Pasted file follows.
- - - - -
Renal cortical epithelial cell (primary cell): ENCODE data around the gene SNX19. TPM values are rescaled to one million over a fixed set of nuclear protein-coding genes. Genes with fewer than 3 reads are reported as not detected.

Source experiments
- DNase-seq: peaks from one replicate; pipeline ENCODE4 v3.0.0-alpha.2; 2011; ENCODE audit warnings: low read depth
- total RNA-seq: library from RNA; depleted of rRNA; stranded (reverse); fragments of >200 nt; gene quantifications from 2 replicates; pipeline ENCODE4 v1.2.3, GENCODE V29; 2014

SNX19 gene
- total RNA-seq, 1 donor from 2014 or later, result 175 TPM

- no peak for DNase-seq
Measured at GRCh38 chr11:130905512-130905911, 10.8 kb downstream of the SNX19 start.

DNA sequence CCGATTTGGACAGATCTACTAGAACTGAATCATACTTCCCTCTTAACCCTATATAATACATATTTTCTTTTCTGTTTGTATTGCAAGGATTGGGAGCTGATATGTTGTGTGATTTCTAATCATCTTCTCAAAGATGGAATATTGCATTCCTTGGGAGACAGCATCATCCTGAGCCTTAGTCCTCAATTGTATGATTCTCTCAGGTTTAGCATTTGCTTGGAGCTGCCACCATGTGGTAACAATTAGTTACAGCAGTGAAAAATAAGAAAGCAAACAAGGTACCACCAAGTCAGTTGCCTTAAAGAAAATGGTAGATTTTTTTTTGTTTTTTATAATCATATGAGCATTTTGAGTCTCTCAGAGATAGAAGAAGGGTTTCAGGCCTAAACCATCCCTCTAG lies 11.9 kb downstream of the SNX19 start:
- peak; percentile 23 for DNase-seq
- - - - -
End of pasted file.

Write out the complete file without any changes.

Renal cortical epithelial cell (primary cell): ENCODE data around the gene SNX19. TPM values are rescaled to one million over a fixed set of nuclear protein-coding genes. Genes with fewer than 3 reads are reported as not detected.

Source experiments
- DNase-seq: peaks from one replicate; pipeline ENCODE4 v3.0.0-alpha.2; 2011; ENCODE audit warnings: low read depth
- total RNA-seq: library from RNA; depleted of rRNA; stranded (reverse); fragments of >200 nt; gene quantifications from 2 replicates; pipeline ENCODE4 v1.2.3, GENCODE V29; 2014

SNX19 gene
- total RNA-seq, 1 donor from 2014 or later, result 175 TPM

- no peak for DNase-seq
Measured at GRCh38 chr11:130905512-130905911, 10.8 kb downstream of the SNX19 start.

DNA sequence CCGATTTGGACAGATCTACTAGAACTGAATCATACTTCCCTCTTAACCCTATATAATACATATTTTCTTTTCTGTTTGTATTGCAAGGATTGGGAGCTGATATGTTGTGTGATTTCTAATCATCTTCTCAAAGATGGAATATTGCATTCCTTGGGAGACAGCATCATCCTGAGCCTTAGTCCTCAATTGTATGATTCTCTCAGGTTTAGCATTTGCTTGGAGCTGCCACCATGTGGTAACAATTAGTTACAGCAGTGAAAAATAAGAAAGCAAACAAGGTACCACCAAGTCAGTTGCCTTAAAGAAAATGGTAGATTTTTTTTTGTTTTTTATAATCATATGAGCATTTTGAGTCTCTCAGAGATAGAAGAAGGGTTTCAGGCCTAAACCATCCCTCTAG lies 11.9 kb downstream of the SNX19 start:
- peak; percentile 23 for DNase-seq